If your cable is too long, ringing will stop it from working right. If the cable is shorter, it may work all of the time. If you are like me, and you make the cable from the programmer to the AVR just the right size, the ringing will sometimes stop the programmer from working, and sometimes not. For instance, my favorite AVR programmer works on every test board I have. When I built the ATmega128 board I had to mount the ISP connector on a carrier board, then run the wires to the SchmartBoard that held the MCU. That additional 1 or 2 inch length was enough to make the programmer intermittent. It would literally fail once and then work once. The only line that cares about transitions is the SCK line. Ringing on that line can make the AVR think it is getting two or more clock transitions instead of one. The design calls for 330 Ohm resistors in series with each lead, to cut down on ringing. I added an 11pF capacitor to ground on the output end of the 330 Ohm resistor, and the thing is 100% reliable with the ATmega128 board. Another board might require a larger capacitor, but don't get carried away. You can delay the clock to the point that it no longer falls in the bit time. The 330 Ohm / 11 pF combination puts a few nanoseconds of delay in the line, but really calms down the ringing.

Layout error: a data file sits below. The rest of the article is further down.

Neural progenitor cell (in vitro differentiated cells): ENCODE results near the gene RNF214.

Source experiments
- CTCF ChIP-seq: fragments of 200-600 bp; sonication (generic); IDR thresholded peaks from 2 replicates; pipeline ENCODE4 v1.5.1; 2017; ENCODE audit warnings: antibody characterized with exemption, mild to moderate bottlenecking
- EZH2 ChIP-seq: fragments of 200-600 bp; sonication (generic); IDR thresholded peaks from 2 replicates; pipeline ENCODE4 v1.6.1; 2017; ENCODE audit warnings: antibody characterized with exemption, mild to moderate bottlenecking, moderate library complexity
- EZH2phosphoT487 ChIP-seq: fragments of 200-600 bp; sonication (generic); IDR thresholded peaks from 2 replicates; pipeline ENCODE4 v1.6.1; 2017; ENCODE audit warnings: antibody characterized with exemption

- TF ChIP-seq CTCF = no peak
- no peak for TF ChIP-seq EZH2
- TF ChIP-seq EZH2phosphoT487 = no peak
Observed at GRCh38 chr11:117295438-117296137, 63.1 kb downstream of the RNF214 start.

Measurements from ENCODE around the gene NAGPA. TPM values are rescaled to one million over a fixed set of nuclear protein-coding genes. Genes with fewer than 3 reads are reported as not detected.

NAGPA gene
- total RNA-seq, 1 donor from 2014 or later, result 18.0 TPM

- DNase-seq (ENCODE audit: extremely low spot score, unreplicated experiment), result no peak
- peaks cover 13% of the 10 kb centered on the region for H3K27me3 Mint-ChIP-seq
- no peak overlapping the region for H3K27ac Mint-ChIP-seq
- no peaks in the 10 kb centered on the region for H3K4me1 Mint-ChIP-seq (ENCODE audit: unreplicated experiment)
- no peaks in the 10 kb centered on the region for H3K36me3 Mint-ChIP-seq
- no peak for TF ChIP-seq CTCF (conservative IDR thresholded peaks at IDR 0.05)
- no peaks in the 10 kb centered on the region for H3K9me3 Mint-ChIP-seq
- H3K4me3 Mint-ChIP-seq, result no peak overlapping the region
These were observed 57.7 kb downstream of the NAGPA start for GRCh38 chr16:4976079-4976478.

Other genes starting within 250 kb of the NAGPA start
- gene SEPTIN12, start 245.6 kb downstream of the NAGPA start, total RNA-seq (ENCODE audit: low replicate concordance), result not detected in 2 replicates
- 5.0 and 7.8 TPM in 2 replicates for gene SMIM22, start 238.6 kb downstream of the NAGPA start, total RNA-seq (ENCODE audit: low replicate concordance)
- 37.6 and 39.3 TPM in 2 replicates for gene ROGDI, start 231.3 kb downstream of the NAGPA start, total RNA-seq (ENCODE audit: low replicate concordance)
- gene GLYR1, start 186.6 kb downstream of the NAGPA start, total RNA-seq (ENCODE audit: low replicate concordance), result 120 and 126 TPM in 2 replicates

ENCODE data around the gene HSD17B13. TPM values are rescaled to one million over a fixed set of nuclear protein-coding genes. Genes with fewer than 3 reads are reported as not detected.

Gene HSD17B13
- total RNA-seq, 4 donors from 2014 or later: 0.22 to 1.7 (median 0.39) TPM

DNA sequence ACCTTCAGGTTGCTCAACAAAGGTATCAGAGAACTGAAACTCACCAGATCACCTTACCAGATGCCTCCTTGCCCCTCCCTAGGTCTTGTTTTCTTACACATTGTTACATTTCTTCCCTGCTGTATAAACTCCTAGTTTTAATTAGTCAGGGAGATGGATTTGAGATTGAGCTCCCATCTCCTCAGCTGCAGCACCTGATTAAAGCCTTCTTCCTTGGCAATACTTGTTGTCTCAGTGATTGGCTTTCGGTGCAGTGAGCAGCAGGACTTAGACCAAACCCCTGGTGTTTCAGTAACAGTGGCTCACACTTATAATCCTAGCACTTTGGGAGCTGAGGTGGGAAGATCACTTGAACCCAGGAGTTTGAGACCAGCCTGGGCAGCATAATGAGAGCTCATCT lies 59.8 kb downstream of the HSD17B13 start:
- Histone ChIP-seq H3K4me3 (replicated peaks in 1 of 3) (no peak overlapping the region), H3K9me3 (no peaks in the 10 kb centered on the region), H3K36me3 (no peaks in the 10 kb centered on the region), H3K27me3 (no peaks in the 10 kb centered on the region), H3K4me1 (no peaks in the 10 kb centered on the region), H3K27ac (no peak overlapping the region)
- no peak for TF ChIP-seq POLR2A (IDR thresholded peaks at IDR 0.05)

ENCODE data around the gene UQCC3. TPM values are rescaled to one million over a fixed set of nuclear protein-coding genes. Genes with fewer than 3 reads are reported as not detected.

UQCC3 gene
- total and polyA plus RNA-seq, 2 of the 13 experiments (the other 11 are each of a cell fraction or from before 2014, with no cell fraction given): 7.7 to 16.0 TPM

From the Atmel site:
"One of the most important considerations is to ensure a defined level on all I/O pins. A floating pin will give a significant increase in the overall power consumption."
There are hundreds of answers. Here are a few.
A very good, although slightly biased source of information is found on Michael Bluejay's battery page. You should check out the rest of the site, too. A source for batteries, if you can't find Radio Shack, is Batteries and Butter.
My own preference would be to stick to the batteries I can get at the Radio Shack when I need them in a hurry. And Ni-MH are both the best value for rechargeable, and the best for use without a voltage regulator. And you still need power supply and AREF bypass capacitors. Four cells get you around 4.8VDC, three will provide 3.6VDC. I've seen three cell holders at Mouser.
Hmm... I really like using the CUI V-Infinity EPS series power supply. They are around $8.00 at Digikey. I have many of them. All but one are EPS12050 12VDC @ 0.5A. The odd one is an EPS050100, 5VDC @ 1.0A. I wired up a board with a bunch of circuitry, several microcontrollers, and hooked it all up to use the 5V supply. I'm always plugging and unplugging things, so of course on one occasion I unplugged the 5V supply, but plugged in the 12V supply. It took me longer to realize why the LEDs were so bright than it did to cook 3 microcontrollers. I normally always put the power supply on the board first - the proper capacitors, a single blocking diode, and a 5V regulator. It costs about $2.00, and I can use one of the EPS 12V supplies with it. Every so often I like to take a refresher course in basic electronics like this. And it only cost me $20.00 for the first lesson. The problem is I keep taking the first lesson over and over.
So. The answer is yes. You can use a regulated wall wart directly, but either get rid of all of your 12VDC warts, or keep spare microcontrollers on hand. They are part of the supplies you'll need for your basic electronics class.
This question has come up a couple of times. I checked it out because it peaked my curiosity.